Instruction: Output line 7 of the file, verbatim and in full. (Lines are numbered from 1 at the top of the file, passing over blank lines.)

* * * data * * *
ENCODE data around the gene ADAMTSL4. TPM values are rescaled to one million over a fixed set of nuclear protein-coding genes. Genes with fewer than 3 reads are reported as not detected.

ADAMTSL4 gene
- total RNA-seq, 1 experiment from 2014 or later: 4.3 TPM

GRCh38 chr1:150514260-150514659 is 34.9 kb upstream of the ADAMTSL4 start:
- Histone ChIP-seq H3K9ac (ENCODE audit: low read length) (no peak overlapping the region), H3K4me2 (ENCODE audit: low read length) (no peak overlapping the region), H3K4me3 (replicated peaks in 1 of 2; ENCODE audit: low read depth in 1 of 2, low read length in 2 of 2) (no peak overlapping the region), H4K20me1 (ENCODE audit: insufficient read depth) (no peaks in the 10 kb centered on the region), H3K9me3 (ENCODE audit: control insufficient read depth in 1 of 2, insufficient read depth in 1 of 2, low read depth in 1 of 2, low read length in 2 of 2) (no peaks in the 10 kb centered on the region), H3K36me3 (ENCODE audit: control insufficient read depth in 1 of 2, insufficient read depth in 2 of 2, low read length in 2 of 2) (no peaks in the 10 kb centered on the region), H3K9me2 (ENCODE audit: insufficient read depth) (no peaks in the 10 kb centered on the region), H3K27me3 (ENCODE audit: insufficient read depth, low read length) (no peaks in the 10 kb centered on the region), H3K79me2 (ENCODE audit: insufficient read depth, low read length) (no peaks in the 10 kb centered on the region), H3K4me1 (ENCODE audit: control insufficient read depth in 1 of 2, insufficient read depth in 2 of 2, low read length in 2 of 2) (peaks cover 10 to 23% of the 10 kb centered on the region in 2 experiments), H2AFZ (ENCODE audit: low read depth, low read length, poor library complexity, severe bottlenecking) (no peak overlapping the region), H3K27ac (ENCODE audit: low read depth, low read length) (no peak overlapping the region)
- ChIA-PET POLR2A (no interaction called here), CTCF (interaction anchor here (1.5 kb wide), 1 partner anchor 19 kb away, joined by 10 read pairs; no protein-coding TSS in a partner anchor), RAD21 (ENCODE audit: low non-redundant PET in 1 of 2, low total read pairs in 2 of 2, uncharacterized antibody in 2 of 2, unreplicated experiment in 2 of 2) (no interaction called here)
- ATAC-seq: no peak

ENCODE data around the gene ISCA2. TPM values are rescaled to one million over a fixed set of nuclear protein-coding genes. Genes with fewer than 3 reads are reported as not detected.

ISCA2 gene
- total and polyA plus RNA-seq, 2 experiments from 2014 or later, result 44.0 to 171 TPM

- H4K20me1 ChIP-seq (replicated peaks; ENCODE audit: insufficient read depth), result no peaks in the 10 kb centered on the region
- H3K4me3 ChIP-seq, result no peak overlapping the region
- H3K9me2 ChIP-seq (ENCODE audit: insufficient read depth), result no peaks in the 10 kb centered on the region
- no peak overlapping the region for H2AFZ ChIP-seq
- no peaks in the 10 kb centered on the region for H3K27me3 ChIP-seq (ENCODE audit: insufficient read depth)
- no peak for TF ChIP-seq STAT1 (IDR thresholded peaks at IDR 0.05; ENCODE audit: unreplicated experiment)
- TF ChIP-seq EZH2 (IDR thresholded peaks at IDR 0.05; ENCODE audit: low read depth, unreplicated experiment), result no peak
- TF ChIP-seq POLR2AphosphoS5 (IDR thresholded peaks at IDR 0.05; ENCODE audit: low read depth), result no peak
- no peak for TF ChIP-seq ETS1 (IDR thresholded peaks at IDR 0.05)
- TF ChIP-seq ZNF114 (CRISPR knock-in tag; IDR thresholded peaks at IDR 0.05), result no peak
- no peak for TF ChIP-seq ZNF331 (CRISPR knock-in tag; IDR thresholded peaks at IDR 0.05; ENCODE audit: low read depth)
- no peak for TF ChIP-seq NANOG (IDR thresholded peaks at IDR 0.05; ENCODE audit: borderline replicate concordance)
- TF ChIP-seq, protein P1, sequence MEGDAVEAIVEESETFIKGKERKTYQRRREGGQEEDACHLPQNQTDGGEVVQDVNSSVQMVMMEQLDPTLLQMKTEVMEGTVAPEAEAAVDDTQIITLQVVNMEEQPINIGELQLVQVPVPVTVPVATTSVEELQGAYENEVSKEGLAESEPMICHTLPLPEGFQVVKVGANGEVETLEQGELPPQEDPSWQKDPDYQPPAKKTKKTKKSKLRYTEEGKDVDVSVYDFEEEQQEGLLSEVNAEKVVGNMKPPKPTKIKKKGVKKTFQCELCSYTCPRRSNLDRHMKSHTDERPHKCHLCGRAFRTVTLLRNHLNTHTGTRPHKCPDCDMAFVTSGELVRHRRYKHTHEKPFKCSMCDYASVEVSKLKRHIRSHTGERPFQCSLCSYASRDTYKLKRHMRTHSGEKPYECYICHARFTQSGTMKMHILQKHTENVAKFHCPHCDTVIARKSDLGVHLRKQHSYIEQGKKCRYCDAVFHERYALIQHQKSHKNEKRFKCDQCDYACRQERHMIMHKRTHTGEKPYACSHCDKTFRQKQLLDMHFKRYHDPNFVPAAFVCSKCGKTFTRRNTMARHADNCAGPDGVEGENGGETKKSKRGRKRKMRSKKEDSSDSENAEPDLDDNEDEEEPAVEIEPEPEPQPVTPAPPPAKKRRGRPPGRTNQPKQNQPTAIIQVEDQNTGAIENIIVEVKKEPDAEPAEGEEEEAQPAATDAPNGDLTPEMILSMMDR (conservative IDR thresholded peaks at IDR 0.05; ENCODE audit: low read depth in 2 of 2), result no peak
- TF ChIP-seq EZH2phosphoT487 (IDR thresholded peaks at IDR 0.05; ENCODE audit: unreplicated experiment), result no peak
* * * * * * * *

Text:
- ATAC-seq: no peak